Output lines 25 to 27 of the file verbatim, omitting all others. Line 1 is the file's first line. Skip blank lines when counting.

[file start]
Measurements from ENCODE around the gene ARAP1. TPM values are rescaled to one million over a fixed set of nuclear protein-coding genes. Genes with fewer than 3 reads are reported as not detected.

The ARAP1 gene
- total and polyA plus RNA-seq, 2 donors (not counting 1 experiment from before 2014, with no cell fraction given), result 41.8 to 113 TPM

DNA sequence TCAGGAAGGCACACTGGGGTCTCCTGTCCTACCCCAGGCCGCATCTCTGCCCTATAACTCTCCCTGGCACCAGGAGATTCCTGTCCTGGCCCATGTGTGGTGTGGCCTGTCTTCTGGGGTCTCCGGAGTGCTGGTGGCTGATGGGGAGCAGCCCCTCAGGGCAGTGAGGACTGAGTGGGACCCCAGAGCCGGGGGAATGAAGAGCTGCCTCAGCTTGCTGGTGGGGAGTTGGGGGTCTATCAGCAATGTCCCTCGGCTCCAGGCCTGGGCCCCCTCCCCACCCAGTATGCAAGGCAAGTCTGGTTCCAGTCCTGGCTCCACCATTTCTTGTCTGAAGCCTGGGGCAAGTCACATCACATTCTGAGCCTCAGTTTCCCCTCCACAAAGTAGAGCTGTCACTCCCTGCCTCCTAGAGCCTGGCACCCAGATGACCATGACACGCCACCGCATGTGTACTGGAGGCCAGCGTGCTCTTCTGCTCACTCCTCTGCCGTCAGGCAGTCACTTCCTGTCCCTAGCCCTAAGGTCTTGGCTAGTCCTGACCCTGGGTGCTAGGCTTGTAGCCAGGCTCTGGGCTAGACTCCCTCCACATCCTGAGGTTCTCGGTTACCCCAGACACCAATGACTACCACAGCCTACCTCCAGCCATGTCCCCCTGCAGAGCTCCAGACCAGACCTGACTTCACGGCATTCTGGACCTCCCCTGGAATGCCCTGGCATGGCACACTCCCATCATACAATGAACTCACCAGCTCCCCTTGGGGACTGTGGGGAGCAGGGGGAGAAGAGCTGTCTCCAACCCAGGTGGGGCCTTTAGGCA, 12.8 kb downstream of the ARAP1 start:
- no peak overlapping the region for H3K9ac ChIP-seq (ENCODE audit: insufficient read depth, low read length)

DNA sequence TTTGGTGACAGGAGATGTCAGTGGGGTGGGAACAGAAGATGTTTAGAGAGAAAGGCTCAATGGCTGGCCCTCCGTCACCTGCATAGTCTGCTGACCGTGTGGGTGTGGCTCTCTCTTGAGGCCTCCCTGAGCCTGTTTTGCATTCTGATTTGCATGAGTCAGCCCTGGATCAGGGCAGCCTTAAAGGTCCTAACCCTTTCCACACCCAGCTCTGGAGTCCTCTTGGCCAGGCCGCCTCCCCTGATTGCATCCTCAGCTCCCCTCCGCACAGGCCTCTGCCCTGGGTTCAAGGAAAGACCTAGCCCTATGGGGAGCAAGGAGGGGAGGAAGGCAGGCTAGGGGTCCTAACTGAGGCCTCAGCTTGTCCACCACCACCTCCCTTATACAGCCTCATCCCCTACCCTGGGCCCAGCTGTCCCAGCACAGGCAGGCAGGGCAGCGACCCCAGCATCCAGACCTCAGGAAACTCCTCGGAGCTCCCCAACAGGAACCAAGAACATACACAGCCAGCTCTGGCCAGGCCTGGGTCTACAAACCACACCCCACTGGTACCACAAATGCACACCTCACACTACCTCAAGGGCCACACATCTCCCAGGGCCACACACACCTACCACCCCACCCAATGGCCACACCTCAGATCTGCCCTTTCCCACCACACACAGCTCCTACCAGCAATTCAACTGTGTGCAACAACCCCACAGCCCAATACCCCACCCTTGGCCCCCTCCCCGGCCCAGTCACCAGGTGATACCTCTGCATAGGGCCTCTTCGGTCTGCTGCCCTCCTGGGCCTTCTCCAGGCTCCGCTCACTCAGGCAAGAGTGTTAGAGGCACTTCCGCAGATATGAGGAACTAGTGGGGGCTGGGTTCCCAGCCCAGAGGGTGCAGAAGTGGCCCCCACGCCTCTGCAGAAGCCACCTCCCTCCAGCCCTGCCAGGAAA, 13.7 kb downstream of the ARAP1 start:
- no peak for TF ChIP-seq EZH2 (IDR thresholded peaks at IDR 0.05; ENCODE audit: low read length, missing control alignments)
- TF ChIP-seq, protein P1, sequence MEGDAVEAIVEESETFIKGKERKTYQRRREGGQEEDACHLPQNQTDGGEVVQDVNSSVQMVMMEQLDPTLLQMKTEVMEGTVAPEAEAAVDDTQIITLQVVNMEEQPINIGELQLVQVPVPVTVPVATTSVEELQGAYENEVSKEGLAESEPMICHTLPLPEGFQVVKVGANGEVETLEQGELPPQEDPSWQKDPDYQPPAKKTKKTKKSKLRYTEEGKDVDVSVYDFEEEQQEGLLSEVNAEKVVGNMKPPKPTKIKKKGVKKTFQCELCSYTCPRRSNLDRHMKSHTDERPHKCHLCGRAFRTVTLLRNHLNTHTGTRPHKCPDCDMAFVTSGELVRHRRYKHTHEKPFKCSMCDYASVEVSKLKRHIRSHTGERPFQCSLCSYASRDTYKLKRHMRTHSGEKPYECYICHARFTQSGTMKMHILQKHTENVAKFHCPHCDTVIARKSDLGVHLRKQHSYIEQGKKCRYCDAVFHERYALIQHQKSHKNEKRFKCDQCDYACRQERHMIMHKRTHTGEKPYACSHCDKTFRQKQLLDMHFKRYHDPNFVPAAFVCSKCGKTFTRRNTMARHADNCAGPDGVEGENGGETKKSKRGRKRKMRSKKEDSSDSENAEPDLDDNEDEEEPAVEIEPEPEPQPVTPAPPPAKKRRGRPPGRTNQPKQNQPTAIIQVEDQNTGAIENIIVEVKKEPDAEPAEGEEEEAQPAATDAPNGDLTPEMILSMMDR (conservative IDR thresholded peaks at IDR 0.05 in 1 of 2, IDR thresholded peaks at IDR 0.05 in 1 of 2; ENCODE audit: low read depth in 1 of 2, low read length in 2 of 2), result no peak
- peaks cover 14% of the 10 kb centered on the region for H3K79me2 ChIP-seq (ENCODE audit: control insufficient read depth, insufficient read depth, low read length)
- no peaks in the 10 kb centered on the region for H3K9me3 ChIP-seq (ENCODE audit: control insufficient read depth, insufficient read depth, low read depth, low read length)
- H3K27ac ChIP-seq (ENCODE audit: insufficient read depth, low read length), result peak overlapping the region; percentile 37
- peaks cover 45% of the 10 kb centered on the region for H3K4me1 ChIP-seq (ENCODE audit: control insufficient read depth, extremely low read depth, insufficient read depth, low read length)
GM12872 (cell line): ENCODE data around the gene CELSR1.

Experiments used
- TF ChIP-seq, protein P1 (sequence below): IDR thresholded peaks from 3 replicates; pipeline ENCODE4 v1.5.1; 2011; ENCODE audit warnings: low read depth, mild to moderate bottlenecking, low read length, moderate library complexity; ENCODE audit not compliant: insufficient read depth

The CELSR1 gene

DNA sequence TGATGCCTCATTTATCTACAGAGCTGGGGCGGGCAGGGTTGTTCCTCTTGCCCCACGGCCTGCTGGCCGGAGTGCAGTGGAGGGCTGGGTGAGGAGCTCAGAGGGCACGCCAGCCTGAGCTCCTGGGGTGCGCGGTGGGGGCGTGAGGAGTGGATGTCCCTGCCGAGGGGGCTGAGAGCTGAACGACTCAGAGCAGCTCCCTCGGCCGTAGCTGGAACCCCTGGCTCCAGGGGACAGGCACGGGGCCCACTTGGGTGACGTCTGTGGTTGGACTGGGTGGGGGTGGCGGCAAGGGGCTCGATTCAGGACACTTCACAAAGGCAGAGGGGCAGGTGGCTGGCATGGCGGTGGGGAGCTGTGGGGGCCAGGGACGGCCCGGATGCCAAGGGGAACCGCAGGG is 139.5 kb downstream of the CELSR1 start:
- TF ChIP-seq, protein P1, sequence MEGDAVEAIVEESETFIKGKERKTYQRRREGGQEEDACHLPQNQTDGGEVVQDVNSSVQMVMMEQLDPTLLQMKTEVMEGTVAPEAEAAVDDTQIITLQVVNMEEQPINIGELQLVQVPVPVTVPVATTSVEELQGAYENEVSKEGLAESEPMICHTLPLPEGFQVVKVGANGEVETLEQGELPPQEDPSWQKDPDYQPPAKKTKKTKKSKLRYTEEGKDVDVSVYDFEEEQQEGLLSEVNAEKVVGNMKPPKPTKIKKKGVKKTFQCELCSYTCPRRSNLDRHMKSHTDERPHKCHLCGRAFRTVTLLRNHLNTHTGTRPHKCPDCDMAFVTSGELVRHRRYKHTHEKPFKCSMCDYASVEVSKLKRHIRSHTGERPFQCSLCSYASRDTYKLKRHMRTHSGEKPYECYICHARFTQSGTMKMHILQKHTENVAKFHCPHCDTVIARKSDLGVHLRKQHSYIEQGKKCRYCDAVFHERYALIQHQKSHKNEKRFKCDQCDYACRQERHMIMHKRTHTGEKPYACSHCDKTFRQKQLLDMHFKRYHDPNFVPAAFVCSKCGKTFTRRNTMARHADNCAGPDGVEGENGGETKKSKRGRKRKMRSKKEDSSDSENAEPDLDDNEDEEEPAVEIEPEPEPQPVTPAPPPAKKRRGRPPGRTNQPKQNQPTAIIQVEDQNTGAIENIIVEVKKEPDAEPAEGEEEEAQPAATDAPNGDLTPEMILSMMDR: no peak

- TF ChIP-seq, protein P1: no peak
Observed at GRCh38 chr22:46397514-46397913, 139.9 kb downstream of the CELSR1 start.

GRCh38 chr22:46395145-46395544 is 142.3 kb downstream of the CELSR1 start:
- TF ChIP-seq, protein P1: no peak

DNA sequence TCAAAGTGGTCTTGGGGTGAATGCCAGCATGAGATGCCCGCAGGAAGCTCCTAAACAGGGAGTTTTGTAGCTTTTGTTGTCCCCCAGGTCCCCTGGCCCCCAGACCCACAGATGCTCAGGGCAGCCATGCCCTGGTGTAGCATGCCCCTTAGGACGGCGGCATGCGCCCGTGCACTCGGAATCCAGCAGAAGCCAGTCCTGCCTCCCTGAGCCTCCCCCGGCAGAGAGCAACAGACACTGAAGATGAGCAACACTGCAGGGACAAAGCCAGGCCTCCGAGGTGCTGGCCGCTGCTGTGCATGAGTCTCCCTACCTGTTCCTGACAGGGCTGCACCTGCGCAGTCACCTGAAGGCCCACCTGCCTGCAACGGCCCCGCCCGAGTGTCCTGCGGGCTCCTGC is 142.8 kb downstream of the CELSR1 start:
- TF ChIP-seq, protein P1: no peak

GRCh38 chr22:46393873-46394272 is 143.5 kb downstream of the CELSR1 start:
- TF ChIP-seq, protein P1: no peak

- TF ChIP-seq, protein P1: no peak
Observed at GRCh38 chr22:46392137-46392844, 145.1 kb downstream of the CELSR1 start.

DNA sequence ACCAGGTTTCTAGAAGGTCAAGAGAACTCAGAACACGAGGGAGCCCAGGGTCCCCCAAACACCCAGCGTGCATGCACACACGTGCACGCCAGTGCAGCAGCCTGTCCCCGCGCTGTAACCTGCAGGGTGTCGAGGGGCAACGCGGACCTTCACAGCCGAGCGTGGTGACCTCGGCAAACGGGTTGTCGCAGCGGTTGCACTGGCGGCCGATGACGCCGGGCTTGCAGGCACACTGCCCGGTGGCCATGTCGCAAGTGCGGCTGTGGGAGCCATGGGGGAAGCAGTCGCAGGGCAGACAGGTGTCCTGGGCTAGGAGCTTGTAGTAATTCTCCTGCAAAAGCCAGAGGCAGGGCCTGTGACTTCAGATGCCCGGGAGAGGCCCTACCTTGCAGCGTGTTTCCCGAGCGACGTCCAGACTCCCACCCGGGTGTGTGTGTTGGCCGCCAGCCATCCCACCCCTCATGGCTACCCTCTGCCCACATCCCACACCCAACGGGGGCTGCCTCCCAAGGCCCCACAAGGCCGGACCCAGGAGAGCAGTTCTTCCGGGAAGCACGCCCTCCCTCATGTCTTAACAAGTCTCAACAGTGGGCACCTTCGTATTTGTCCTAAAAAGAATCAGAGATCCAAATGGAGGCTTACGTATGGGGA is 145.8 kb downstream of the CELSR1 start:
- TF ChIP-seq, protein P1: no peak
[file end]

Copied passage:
GRCh38 chr22:46393873-46394272 is 143.5 kb downstream of the CELSR1 start:
- TF ChIP-seq, protein P1: no peak

- TF ChIP-seq, protein P1: no peak